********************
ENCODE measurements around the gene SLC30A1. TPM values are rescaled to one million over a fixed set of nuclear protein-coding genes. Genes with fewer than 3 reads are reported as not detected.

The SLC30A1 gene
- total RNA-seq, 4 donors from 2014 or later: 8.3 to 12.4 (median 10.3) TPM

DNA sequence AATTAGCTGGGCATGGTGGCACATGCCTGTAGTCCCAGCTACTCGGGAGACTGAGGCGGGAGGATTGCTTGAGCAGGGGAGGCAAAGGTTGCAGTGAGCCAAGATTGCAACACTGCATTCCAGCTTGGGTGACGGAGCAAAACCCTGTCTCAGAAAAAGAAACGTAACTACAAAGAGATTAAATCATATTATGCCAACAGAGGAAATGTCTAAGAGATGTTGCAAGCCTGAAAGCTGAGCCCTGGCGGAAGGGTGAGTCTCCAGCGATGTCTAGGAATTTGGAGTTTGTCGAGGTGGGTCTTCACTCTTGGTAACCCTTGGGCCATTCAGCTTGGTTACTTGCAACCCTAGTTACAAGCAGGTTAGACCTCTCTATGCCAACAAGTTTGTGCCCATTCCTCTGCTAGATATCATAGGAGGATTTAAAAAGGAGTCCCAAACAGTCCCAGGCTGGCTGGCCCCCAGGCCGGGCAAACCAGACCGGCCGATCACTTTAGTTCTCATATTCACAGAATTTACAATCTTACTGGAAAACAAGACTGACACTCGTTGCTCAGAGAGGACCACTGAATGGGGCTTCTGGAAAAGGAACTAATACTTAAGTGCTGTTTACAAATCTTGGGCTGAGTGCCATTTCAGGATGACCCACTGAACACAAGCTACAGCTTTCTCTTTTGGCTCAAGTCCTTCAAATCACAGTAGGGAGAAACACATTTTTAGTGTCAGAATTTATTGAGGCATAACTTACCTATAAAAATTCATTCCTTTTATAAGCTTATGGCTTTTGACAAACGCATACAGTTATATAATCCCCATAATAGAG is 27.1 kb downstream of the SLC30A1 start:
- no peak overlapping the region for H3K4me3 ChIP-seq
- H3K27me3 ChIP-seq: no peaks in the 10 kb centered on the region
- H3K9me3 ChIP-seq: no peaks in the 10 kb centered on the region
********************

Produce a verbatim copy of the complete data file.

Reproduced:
ENCODE measurements around the gene SLC30A1. TPM values are rescaled to one million over a fixed set of nuclear protein-coding genes. Genes with fewer than 3 reads are reported as not detected.

The SLC30A1 gene
- total RNA-seq, 4 donors from 2014 or later: 8.3 to 12.4 (median 10.3) TPM

DNA sequence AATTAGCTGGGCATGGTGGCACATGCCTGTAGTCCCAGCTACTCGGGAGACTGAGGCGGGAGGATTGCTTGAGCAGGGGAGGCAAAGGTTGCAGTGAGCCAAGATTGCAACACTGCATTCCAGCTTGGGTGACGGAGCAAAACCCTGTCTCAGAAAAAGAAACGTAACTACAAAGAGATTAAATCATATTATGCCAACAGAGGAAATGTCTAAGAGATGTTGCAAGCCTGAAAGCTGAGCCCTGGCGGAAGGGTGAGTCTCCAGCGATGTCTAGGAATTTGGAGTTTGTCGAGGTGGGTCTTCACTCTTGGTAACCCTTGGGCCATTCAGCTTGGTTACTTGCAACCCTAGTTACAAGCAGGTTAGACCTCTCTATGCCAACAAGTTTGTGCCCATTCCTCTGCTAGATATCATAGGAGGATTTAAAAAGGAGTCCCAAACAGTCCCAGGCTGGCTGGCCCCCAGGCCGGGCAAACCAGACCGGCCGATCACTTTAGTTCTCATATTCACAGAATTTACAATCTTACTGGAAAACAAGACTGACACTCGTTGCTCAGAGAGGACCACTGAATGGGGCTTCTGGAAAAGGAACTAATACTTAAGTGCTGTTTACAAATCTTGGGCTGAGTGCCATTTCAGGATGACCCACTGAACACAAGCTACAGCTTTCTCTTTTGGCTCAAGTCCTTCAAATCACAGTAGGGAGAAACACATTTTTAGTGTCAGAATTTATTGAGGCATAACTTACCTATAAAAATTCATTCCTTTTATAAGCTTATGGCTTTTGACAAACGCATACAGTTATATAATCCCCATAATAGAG is 27.1 kb downstream of the SLC30A1 start:
- no peak overlapping the region for H3K4me3 ChIP-seq
- H3K27me3 ChIP-seq: no peaks in the 10 kb centered on the region
- H3K9me3 ChIP-seq: no peaks in the 10 kb centered on the region